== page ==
Responsiveness in this context is a measure of how the system performs relative to non-health aspects, meeting or not meeting people’s expectations of how they should be treated by providers of prevention, care or non-personal services (like vector control, for instance).
This general sense of responsiveness can be further decomposed into two broad elements:
- Respect for human beings as persons (largely subjective and judged by the patient), and
- Orientation of health systems to common concerns of patients and their families as clients (more objective)
The above two broad elements further include the following:
Respect for persons includes:
- Respect for the dignity of the person (in general, not humiliating or demeaning patients)
- Confidentiality (the right to determine who has access to one’s health information)
- Autonomy (to participate in choices about one’s own health)
Greater autonomy can mean a conflict between individual freedom to choose a service/ intervention (like immunization), and public health objectives of ensuring good health for as many as possible.
Client orientation includes:
- Prompt attention: immediate attention in emergencies, and reasonable waiting times for non-emergencies
- Amenities of adequate quality (like cleanliness, hospital food, and space)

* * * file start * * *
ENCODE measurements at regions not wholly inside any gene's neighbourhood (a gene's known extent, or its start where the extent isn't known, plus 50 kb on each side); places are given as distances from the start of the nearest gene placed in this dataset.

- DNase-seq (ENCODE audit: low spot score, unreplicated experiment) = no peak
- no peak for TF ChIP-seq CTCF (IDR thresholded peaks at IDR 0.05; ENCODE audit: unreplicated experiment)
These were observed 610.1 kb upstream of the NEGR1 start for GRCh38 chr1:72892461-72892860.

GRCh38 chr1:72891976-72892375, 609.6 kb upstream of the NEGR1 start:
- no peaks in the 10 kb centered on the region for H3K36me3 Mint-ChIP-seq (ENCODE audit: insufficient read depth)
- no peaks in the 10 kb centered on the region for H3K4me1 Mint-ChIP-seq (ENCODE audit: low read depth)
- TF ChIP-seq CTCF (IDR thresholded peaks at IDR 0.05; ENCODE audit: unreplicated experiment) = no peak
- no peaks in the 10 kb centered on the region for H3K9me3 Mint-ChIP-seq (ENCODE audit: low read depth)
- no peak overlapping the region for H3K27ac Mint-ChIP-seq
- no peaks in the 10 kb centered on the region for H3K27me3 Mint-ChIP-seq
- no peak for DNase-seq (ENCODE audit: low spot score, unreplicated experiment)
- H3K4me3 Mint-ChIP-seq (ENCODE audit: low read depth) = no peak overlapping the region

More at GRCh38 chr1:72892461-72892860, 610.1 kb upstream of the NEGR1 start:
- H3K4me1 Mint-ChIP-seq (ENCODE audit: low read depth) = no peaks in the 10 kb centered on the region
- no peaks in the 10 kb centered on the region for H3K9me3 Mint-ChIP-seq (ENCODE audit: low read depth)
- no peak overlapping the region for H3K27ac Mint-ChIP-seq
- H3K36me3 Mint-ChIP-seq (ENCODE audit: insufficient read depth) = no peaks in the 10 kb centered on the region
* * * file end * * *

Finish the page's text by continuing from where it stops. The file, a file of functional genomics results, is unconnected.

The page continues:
- Access to social support networks (family and friends) for those receiving care
- Choice of provider: freedom to choose which individual or organization delivers one’s care
Generally, responsiveness promotes service utilization, but not if some people are treated with courtesy while others are humiliated. A perfectly fair health system would make no such distinctions and would receive the same rating of responsiveness on every element, for every group in the population. Sadly, poor are identified as the main disadvantaged group in almost every country.
It generally costs more to assure quick attention and to offer high quality food, more space and well-kept facilities. Cost control is made harder if people are allowed to choose their providers, and costs differ among them. In contrast, elements of respect for people can be costless apart from training of providers and administrators. Respect for dignity, autonomy, and confidentiality show no relation to health system spending. There is potential for improving health system performance in these respects without taking any resources away from the primary objective of better health.
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